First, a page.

Vitamin D takes part in over 600 chemical processes in your body. One of its key roles is in balancing the immune system: it enhances the part of the immune system that helps you fight off infections and lowers the parts that are involved in autoimmunity and allergic reactions. If there is one piece of advice to prevent catching colds and flu I would recommend increasing your vitamin D to optimal levels. Current thinking is that optimal means 70 mg/dL. In my experience most people need 5000 – 10,000 IU per day to get there. I have yet to see a patient with adequate blood levels who is not supplementing.
Vitamin D levels can be checked by a routine blood test that most primary care doctors will order for you.
If you supplement with Vitamin D it is crucial that you balance that with enough Vitamin K2. Vitamin D will, among other things, boost absorption of calcium from food into your bloodstream. Vitamin K2 is necessary to move the calcium out of the bloodstream and into tissues, like bone and brain cells. Otherwise it is left to accumulate outside cells creating stone formation, bone spurs, and calcification of arteries. If we were all eating free range and wild animals with healthy guts, we could get these vitamins naturally.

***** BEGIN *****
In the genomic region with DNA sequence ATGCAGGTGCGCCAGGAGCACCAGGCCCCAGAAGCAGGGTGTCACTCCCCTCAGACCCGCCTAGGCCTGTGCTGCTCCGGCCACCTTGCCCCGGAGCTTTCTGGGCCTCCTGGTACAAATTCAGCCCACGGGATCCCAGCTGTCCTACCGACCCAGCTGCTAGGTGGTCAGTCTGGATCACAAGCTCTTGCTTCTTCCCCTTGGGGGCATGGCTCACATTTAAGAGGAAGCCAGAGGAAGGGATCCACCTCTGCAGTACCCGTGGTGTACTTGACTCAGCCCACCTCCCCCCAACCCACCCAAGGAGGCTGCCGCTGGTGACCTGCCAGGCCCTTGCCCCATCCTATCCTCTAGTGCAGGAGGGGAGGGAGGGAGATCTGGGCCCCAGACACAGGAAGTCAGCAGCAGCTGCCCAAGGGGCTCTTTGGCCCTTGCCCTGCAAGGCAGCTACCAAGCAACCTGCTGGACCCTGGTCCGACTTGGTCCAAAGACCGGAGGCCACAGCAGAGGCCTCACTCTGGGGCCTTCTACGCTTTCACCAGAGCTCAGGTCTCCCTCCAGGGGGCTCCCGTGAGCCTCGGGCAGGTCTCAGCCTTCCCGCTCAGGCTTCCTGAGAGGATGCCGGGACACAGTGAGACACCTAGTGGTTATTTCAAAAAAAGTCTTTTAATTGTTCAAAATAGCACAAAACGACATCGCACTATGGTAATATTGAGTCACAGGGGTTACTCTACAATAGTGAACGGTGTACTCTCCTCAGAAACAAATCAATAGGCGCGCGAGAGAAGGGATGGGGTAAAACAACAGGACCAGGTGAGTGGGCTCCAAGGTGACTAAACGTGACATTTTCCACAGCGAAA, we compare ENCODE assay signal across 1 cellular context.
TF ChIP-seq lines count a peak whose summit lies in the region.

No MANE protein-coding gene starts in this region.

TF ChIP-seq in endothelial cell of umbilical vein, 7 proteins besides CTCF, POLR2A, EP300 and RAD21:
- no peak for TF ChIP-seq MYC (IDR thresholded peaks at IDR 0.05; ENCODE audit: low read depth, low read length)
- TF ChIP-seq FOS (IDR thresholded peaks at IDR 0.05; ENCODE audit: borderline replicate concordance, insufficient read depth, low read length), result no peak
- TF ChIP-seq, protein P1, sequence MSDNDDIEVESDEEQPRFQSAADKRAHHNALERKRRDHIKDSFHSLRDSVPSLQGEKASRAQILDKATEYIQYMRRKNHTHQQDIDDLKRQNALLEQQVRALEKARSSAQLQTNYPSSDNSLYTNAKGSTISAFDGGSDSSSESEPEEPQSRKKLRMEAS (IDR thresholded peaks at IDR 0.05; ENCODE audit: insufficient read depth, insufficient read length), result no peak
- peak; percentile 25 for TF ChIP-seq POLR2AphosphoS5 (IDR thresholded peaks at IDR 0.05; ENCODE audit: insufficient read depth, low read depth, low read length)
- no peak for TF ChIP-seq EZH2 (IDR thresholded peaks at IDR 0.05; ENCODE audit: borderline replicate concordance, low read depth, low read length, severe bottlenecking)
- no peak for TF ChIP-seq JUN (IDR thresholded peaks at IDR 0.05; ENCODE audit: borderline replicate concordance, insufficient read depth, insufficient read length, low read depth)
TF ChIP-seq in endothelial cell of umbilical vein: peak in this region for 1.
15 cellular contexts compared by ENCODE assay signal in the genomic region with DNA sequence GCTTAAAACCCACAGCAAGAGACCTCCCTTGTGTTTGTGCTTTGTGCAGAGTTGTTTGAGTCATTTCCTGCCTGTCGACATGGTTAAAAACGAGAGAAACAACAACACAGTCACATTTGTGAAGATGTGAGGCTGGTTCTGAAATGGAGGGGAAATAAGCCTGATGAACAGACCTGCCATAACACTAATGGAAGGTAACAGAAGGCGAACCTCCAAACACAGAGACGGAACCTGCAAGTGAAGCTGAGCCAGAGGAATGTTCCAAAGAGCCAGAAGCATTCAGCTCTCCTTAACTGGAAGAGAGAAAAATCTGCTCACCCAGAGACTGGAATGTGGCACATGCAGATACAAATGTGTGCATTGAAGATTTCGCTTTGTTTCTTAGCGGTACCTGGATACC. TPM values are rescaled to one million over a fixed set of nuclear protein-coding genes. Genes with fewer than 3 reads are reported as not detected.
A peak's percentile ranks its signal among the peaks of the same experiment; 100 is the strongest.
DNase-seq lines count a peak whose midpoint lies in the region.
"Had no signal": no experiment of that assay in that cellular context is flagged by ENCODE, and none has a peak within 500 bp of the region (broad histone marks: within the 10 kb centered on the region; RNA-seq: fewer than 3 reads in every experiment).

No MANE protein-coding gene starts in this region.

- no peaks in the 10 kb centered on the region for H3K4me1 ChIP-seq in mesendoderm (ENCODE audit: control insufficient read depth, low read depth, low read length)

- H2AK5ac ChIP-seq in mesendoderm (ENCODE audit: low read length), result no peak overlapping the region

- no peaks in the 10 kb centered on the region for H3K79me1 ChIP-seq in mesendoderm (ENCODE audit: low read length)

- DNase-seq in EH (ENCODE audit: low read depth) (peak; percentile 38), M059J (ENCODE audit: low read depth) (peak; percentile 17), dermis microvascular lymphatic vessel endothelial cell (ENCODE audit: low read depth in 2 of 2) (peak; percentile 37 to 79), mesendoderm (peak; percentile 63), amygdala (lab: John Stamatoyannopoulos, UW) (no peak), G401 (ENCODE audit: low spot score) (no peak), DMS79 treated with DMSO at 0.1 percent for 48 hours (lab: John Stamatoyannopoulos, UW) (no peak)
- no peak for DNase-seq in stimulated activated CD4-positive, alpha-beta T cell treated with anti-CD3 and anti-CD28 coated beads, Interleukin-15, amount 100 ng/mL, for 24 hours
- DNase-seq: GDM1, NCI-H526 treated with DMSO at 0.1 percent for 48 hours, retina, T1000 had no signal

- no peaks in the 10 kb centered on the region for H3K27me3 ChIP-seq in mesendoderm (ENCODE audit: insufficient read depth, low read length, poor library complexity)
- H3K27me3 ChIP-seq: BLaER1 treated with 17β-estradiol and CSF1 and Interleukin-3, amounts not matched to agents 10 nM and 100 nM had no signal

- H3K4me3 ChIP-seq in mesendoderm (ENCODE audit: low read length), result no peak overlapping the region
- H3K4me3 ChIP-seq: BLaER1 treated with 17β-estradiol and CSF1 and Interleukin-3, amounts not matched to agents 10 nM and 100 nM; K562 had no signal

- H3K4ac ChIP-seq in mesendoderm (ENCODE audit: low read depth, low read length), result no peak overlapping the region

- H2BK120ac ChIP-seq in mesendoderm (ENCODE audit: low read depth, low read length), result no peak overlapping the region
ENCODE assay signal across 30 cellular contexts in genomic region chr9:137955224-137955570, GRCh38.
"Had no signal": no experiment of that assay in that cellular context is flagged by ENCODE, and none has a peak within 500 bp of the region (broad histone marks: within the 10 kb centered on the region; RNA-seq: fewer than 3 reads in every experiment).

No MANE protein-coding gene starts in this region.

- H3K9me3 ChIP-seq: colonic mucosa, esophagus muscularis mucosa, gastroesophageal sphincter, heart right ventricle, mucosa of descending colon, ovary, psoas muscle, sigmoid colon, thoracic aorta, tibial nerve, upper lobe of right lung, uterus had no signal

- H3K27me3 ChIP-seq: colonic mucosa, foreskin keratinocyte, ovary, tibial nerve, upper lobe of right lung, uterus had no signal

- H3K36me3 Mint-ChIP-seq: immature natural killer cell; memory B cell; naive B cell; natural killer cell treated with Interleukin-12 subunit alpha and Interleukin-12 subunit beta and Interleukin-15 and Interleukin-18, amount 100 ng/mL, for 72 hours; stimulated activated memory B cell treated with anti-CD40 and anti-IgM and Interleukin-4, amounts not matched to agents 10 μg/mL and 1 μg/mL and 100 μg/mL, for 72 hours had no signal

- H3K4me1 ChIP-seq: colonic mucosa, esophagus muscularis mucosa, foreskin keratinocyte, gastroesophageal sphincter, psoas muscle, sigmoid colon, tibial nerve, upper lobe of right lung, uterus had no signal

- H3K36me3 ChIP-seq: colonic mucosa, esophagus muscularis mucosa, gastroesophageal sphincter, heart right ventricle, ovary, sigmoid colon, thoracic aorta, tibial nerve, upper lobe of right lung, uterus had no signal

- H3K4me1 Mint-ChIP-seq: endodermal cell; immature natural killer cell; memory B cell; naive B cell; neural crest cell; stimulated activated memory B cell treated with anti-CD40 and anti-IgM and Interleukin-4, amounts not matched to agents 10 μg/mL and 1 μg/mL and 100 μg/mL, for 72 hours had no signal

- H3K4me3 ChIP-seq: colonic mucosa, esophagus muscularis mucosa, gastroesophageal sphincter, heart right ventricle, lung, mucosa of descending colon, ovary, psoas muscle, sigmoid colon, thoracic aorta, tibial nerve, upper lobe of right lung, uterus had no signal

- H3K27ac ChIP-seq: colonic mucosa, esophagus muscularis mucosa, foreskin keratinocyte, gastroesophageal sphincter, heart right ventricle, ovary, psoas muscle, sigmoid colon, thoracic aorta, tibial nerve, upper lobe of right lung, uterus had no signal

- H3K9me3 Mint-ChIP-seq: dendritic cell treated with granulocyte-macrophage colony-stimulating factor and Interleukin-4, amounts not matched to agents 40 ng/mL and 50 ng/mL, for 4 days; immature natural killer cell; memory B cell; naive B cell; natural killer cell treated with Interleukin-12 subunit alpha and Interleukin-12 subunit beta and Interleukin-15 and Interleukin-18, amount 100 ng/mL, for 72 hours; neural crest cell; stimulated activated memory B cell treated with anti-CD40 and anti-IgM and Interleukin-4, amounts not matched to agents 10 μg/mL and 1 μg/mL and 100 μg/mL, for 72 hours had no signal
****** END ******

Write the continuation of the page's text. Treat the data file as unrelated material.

What is left out of these studies is an appreciation of the importance of genetic differences (SNPs), particularly in the vitamin D receptor (VDR). There are some individuals who will not achieve optimal blood vitamin D levels despite adequate supplementation or sun exposure. Many of these seem to have a genetic defect in using vitamin D. If you have a specific medical condition or have not been able to get your 25(OH) Vitamin D levels up check with a practitioner, you should have both 25(OH) Vitamin D and 1,25(OH) Vitamin D tested. SNPs in the VDR (Vitamin D Receptor) gene can be found through genetic testing.